By Collins Agbonghama

Client-Side Form Validation with HTML5

By Collins Agbonghama

When building web applications, it is important you take security seriously, especially when it has to do with collecting data from users.

It is a common maxim in security to trust nobody, hence never trust the user to enter correct or valid form values. For example, in an email form field, instead of entering a valid email address, the user might enter an invalid one or malicious data obviously ignoring the intent of the request.

When it comes to validating form values, it can be done on the client-side (web browser) and on the server-side (using your preferred server-side language).

In the past, client-side validation could only be achieved using JavaScript or using libraries from frameworks (think jQuery validation plugin). But that is changing or rather has changed because validation can now be done using HTML5 without having to write complex JavaScript validation code.

Form Validation with HTML5

HTML5 includes a fairly solid form validation mechanism powered by the following <input /> attributes: type, pattern, and require. Thanks to these new attributes in HTML5, you can delegate some data verification functions to the browser.

Let’s examine these new form attributes to see how they can aid form validation.

The type Attribute

This form attribute indicates what kind of input control to display such as the popular <input type="text" /> for handling simple text data.

Some form controls inherit validation systems without having to write any code. For example, <input type="email" /> validates the field to ensure the entered data is in fact a valid email address. If the field contains an invalid value, the form cannot be submitted for processing until it is corrected.

Invalid form value

Try the demo below by entering an invalid email:

See the Pen Email Validation Example by SitePoint (@SitePoint) on CodePen.

There is also <input type="number" />, <input type="url" /> and <input type="tel" /> for validating numbers, URLs, and telephone numbers respectively.

Note: The formatting of phone numbers varies from country to country due to the inconsistency in lengths and formats. As a result, the specification doesn’t define an algorithm for validating these, hence it isn’t supported web browsers at the time of writing.

Mind you, validation can be provided to tel using the pattern attribute which accepts a Regular Expression string, and which we’ll consider next.

The pattern Attribute

The pattern attribute will likely make a lot of developers, especially those working on the front-end, happy. This attribute specifies a format (in the form of a JavaScript Regular Expression) that the field value is checked against.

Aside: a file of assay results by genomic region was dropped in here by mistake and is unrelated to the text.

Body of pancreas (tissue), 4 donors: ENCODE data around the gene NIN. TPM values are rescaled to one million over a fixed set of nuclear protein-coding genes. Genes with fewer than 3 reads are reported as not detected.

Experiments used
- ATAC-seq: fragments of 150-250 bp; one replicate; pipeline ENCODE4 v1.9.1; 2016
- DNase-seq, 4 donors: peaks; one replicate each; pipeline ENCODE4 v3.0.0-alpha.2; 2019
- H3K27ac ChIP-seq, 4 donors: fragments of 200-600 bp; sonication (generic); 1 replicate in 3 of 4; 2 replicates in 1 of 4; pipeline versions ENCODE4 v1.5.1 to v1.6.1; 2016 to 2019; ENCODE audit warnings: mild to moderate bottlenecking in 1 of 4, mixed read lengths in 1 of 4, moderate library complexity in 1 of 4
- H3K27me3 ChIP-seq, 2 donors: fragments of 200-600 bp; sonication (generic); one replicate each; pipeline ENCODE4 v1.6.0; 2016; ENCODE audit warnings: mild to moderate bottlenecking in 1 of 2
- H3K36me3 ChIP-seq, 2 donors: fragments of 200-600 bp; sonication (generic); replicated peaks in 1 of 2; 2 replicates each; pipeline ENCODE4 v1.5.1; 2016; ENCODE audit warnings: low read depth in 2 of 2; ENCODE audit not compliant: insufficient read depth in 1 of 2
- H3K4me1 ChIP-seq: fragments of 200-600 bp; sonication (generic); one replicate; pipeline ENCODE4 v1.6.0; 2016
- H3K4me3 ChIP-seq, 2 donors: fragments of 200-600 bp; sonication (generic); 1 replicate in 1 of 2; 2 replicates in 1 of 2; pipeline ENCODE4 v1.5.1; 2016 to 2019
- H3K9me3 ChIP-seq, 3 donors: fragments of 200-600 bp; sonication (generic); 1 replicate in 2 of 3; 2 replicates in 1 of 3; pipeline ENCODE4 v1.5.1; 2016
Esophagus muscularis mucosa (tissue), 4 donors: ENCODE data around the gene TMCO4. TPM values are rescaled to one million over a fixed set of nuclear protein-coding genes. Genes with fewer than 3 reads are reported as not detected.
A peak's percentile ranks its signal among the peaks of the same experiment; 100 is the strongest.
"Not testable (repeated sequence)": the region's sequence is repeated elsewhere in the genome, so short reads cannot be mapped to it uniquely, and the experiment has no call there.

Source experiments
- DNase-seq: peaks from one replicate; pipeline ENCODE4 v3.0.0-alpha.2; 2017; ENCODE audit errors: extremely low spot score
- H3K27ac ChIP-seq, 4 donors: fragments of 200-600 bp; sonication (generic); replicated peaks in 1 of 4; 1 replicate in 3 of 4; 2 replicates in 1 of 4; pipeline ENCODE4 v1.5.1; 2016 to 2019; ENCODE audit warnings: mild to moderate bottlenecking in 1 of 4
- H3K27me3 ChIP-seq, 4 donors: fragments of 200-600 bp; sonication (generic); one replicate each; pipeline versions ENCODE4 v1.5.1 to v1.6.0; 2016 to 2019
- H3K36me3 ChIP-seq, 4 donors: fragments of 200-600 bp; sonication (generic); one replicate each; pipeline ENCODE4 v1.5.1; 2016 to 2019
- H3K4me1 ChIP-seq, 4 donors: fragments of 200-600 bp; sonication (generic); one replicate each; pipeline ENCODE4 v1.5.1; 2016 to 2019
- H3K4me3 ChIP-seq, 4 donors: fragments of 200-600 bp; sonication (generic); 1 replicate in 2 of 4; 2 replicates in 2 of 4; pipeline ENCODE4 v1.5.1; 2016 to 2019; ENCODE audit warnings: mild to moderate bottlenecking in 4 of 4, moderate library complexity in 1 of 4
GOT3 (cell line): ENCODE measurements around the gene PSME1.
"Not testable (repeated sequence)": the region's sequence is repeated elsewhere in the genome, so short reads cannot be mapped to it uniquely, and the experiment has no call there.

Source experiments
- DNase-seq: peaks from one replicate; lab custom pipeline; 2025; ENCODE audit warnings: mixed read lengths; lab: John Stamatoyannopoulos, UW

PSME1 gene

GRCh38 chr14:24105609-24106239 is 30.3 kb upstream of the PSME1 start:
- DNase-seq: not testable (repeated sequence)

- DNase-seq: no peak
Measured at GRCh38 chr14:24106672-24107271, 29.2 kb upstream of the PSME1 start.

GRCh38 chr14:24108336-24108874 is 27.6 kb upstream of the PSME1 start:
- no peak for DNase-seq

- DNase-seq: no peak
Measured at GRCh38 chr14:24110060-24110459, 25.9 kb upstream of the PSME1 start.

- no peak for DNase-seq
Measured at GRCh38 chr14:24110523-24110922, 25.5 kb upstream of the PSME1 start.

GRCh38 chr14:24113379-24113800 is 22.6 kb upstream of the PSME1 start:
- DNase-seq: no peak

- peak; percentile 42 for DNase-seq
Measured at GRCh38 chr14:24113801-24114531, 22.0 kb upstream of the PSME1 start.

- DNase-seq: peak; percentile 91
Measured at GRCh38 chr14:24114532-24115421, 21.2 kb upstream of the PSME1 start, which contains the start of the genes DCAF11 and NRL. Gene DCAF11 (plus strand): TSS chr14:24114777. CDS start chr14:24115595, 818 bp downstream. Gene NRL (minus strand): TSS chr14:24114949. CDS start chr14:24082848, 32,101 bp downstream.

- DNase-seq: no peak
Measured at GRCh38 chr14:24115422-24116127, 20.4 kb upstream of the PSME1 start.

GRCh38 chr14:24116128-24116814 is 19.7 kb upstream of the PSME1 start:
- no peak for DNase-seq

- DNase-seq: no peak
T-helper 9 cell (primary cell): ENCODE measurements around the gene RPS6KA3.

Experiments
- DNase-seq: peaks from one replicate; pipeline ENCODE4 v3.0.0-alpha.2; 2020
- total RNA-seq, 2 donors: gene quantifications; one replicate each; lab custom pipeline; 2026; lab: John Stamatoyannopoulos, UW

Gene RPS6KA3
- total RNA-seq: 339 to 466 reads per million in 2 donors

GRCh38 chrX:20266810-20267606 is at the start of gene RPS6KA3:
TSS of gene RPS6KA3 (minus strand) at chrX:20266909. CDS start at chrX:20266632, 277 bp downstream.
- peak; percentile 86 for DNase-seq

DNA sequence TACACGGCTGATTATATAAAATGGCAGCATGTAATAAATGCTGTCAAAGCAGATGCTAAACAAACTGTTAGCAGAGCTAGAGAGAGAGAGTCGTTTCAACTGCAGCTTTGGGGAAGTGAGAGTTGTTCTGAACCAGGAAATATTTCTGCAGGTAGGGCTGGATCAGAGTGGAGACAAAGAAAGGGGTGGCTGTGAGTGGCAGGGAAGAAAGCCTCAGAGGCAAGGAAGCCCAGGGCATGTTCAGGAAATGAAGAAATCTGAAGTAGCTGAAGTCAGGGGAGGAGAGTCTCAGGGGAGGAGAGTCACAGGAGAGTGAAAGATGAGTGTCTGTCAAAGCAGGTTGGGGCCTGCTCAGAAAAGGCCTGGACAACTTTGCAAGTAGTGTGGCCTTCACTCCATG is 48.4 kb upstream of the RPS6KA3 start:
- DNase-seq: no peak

Regular expressions are a language used for parsing and manipulating text. They are often used to perform complex search-and-replace operations, and to ensure that text data is well-formed.

Today, regular expressions are included in most programming languages, as well as in many scripting languages, editors, applications, databases, and command-line tools.

Regular expressions (RegEX) provide a powerful, concise, and flexible means for matching strings of text such as particular characters, words, or patterns of characters.

By passing a RegEX string as the value for the pattern attribute, you can dictate what value is acceptable by the form field and also inform the user of errors.

Let’s see some examples of using regular expressions for validating form field data.

Telephone numbers:
As mentioned, the tel input type isn’t fully supported by web browsers due to the inconsistent format of telephone numbers across different countries.

For example, in my country, Nigeria, the telephone format is xxxx-xxx-xxxx which would be something like 0803-555-8205.

The RegEX ^\d{4}-\d{3}-\d{4}$ matches the format hence the input element would look like this:

<label for="phonenum">Phone Number:</label>
<input type="tel" pattern="^\d{4}-\d{3}-\d{4}$" >

See the Pen Phone Number Validation Example by SitePoint (@SitePoint) on CodePen.

Alpha-Numeric Values
The following matches an alpha-numeric (combination of alphabets and numbers) character.

<input type="text" pattern="[a-zA-Z0-9]+" >

See the Pen Alpha-Numeric Character Validation Example by SitePoint (@SitePoint) on CodePen.

Twitter Username
This regular expression matches a Twitter username with the leading @ symbol. For example @tech4sky:

<input type="text" pattern="^@[A-Za-z0-9_]{1,15}$" >

See the Pen Twitter Username Validation Example by SitePoint (@SitePoint) on CodePen.

Hex Color Code
This one matches a hexadecimal color. For example #3b5998 or #000.

<input type="text" pattern="^#+([a-fA-F0-9]{6}|[a-fA-F0-9]{3})$" >

See the Pen Hex-Color Code Validation Example by SitePoint (@SitePoint) on CodePen.

Giving Hints

To provide the user with a description of the pattern, or an error reporting on the field if an invalid value is entered, you can use the title attribute, like this: